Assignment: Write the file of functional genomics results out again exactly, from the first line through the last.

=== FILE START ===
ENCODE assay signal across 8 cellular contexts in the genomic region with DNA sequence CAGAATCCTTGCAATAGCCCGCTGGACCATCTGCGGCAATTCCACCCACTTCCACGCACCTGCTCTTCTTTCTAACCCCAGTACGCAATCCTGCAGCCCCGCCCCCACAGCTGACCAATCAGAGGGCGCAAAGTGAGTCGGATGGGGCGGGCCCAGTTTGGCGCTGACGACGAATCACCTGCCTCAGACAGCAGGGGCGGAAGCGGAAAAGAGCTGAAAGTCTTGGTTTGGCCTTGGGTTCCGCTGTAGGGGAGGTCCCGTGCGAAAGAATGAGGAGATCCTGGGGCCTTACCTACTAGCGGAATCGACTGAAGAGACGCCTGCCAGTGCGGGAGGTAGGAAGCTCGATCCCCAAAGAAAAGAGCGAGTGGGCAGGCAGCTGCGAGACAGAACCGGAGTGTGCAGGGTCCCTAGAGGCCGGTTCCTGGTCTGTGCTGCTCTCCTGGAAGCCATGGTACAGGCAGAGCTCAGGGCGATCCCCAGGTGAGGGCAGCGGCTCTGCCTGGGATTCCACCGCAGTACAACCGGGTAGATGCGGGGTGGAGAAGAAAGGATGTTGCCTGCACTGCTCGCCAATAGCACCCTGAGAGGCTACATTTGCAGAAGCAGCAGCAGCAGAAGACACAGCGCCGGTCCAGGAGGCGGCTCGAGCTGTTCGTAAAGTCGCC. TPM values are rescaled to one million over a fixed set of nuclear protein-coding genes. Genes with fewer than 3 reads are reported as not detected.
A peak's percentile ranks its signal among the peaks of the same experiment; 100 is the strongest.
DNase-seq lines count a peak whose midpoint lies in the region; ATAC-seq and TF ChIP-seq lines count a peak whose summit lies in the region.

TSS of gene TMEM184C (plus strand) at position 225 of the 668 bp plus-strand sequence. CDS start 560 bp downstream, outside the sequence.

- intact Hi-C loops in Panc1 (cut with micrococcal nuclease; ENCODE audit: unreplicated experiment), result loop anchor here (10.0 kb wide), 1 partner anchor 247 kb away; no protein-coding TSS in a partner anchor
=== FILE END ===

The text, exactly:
ENCODE assay signal across 8 cellular contexts in the genomic region with DNA sequence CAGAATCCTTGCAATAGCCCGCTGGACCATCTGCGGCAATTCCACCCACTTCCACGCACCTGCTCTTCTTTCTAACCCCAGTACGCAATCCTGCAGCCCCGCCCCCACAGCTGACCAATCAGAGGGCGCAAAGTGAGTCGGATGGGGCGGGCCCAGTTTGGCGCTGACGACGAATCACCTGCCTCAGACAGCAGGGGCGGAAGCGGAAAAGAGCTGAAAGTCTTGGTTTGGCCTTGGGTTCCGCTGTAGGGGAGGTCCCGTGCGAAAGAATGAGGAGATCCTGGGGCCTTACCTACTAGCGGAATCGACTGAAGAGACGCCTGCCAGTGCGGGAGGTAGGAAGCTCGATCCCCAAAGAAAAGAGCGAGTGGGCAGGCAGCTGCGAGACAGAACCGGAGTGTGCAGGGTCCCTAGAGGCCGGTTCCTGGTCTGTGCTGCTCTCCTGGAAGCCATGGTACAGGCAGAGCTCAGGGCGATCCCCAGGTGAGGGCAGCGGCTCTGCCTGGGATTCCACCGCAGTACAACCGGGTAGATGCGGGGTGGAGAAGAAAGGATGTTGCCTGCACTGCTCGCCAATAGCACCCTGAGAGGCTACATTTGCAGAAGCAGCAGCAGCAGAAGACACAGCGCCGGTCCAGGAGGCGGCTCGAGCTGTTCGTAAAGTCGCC. TPM values are rescaled to one million over a fixed set of nuclear protein-coding genes. Genes with fewer than 3 reads are reported as not detected.
A peak's percentile ranks its signal among the peaks of the same experiment; 100 is the strongest.
DNase-seq lines count a peak whose midpoint lies in the region; ATAC-seq and TF ChIP-seq lines count a peak whose summit lies in the region.

TSS of gene TMEM184C (plus strand) at position 225 of the 668 bp plus-strand sequence. CDS start 560 bp downstream, outside the sequence.

- intact Hi-C loops in Panc1 (cut with micrococcal nuclease; ENCODE audit: unreplicated experiment), result loop anchor here (10.0 kb wide), 1 partner anchor 247 kb away; no protein-coding TSS in a partner anchor